Scottish actor Ewan McGregor has played many beloved roles, but his latest may be the most iconic yet.
In "Last Days in the Desert," a new film by Colombian director Rodrigo Garcia, McGregor takes on the monumental task of portraying both Jesus Christ and his nemesis, Lucifer -- arguably two of the most well-known figures of Western religion.
Actors can usually tell within the first few pages of a script whether it's going to be a good fit for them, McGregor said in a recent interview with The Huffington Post. When he began reading the script for "Last Days in the Desert," he recognized the challenge and signed on right away.
The film, which hits theaters on May 13, opens with austerity. A "holy man" roams the desert carrying little more than a jug of water. He sleeps, walks, drinks, and gazes questioningly into the distance.
Several scenes later, when Lucifer reveals himself to Jesus in the holy man's own form, the action begins.
“When [the script] arrived I had no idea what it was about,” McGregor said. "Nobody speaks for first three or four pages."
Eventually, McGregor said he realized who this "holy man" was and that he was being invited to play a character who actors have been trying to capture on the big screen for decades. "I was totally hooked in," he told HuffPost.
In the Christian gospel, Jesus goes into the Judean Desert to fast and pray for 40 days after being baptized by John. During this time, Satan tempts Jesus in a series of three conversations, but Jesus resists his wiles. Garcia's film fleshes out this narrative by introducing an imagined chapter of Jesus's time in the desert.
We encounter Jesus, who is referred to by his Hebrew name Yeshua in the film, toward the end of his 40 days when he happens upon a family in the wilderness. He becomes enmeshed in their lives for several days, hoping to remedy the internal conflicts between father, mother and son. All the while Lucifer baits him, trying to distract him from his path.
Despite his excitement to play the roles of Yeshua and Lucifer, McGregor said it was intimidating to play the son of God.
“It’s daunting to be approaching a piece of work where you’re playing Jesus Christ, very daunting. It took up most of my thoughts in terms of the two characters.”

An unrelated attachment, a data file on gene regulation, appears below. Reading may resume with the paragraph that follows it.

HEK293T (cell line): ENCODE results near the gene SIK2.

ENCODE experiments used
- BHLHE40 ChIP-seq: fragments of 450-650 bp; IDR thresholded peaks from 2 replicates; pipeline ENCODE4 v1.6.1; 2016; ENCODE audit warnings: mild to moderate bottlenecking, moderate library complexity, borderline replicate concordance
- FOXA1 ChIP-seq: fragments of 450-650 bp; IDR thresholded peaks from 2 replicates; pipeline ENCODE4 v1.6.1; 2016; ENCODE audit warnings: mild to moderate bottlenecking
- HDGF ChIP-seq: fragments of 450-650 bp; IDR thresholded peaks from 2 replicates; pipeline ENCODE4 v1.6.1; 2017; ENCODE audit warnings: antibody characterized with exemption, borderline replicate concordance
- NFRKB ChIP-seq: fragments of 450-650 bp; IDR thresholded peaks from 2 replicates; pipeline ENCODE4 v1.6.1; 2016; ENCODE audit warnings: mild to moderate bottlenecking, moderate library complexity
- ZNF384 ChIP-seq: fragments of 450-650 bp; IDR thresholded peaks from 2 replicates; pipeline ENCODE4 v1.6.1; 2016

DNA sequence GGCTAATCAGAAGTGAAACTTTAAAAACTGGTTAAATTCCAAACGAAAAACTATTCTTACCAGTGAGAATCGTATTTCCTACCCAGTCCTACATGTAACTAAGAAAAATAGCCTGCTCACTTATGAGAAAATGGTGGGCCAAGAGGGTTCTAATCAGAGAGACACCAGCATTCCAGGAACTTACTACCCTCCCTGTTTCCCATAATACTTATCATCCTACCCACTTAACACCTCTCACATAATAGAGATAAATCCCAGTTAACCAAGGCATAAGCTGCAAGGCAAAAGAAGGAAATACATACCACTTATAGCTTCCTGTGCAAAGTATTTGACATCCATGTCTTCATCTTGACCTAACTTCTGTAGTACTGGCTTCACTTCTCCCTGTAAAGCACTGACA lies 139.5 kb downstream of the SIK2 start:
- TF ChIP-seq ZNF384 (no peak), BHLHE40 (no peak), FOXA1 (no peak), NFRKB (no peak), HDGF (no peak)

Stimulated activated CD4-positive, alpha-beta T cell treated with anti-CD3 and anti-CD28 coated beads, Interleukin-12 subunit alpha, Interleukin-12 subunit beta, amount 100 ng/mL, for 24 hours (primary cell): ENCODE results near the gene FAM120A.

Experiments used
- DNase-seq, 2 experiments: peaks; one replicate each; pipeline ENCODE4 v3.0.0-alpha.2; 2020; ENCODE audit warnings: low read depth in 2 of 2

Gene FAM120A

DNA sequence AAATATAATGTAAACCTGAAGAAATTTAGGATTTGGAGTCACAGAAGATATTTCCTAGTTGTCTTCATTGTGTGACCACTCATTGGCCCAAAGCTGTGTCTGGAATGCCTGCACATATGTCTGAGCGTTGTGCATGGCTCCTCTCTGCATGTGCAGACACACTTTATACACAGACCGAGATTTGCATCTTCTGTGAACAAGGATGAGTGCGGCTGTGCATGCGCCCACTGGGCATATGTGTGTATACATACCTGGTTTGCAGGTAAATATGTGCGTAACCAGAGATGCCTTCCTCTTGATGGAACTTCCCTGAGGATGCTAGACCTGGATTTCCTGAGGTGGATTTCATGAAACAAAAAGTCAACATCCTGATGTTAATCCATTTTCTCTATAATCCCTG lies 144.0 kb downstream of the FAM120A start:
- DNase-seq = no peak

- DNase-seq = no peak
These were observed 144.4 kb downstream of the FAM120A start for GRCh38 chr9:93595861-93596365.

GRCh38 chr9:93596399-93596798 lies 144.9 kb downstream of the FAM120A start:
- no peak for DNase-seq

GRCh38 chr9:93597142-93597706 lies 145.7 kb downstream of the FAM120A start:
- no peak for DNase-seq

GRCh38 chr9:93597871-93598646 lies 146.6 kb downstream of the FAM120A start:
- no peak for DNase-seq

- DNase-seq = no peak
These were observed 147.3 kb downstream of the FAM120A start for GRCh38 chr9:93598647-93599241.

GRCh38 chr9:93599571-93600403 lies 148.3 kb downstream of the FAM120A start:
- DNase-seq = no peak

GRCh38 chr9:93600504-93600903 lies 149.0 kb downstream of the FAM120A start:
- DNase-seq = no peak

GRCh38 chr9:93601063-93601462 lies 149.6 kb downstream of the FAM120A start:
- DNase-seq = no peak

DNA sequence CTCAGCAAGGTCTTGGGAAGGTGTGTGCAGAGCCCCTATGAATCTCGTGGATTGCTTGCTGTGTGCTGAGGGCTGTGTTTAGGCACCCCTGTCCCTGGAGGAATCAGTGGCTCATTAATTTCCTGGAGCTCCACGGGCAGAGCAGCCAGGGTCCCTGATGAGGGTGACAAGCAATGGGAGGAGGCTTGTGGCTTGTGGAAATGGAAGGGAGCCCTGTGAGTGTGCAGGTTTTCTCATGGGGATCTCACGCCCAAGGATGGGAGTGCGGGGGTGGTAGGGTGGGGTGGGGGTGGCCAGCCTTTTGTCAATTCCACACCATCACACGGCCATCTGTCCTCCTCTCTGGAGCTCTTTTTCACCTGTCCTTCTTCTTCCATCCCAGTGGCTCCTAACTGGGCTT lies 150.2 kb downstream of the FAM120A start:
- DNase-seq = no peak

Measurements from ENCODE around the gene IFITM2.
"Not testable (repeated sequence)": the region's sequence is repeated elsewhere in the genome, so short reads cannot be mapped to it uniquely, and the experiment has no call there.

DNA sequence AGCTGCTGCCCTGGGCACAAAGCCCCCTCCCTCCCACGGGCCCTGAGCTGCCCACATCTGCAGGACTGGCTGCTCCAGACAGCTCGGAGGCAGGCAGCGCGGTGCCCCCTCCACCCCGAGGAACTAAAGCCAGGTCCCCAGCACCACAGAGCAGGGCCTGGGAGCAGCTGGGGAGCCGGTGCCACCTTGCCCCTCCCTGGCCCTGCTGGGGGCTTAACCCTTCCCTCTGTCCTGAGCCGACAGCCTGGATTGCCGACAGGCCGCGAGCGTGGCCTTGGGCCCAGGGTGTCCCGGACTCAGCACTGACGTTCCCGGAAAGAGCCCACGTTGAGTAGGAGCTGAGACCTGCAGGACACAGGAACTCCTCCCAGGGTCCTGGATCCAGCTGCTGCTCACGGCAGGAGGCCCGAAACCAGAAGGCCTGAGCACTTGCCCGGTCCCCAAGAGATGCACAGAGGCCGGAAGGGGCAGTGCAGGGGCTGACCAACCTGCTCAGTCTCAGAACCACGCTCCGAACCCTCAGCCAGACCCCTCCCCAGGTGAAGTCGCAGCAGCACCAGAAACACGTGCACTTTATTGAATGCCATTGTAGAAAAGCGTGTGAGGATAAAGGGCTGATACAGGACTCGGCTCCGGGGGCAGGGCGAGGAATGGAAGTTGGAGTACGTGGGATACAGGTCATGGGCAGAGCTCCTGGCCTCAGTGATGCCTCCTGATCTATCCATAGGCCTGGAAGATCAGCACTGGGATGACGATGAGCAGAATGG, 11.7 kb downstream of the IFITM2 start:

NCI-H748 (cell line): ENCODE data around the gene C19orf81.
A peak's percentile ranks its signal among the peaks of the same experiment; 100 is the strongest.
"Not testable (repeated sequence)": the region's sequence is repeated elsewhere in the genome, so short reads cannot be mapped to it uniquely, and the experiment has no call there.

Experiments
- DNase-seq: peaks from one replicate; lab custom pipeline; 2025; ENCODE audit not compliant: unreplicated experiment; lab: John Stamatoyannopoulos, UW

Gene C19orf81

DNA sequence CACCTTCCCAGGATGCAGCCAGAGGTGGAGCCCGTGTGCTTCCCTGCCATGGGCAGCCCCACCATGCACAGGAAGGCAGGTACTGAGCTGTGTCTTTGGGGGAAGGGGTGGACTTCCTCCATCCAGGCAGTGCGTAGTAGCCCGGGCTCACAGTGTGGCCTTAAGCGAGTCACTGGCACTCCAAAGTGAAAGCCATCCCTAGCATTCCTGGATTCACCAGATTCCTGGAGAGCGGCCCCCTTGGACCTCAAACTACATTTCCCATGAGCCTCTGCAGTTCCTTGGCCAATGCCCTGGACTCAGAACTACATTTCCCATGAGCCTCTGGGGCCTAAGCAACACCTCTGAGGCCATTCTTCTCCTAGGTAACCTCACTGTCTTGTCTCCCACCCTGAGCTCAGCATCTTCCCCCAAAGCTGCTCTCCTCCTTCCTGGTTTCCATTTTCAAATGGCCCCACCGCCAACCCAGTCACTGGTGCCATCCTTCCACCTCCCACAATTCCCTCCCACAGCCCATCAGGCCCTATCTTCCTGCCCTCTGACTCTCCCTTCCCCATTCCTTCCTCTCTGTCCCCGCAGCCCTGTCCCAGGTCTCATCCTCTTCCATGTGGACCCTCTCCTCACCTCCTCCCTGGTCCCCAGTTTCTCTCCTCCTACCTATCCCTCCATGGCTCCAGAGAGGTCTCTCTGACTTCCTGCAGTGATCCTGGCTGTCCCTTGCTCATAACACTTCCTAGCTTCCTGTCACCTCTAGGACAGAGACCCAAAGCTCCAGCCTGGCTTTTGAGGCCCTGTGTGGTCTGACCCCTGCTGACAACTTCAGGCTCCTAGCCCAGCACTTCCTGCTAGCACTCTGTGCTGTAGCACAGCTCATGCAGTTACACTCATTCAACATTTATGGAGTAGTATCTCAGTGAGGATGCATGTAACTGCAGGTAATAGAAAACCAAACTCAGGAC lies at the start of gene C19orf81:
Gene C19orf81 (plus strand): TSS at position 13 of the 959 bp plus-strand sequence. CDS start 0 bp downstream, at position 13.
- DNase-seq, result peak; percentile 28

McGregor said he focused more of his preparatory work on the Jesus character, reading everything about the founding figure of Christianity that he could get his hands on.
“Many of the most recent books were trying to disprove the ‘son of God’ nature of his life and were writing more about who he might actually have been. [But] I was portraying Jesus who is the son of God," McGregor said.
Christian theology presents Jesus as equal parts human and divine, which can present challenges to filmmakers.
“I have no idea how you write God," Garcia said on a recent call with reporters. "So I focused on the human side." The human side of Jesus would undoubtedly be tired, hungry, and insecure after 40 days of fasting, the director said. And that's the Jesus he tried to depict.
"We were showing the human side to him, exploring the human side of a young rabbi who is aware of the path that’s been set in front of him," McGregor said.
"When I started thinking about those real human qualities about communicating with his father… I found him there. I found a truth to those sides of his character. [But] I was always mindful of that fact that I was playing Jesus whose father is God.”
The theological implications of the film were not lost on McGregor or Garcia, though neither says he is particularly religious. At a recent screening of the film at a church in Los Angeles, the church's reverend said that the character of Jesus had altered his feelings about the gospel. McGregor's Jesus is empathetic, frustrated and often confused -- not the infallible godhead we might imagine him to be.
When HuffPost relayed the reverend's sentiments to McGregor, the actor let out a deep exhale and said he understood the responsibility that came with playing Jesus.
“You can’t approach something like that without being a little freaked out by the nature of it,” McGregor said. While he didn't set out to satisfy everyone else's expectations for the role, the actor said he tried to do justice to Christian theology.
“I’m very proud that people are responding to the Yeshua in this story in a way that makes them feel that it’s the Jesus they recognize from their own imaginings of him," he told HuffPost. "That I’m very proud of."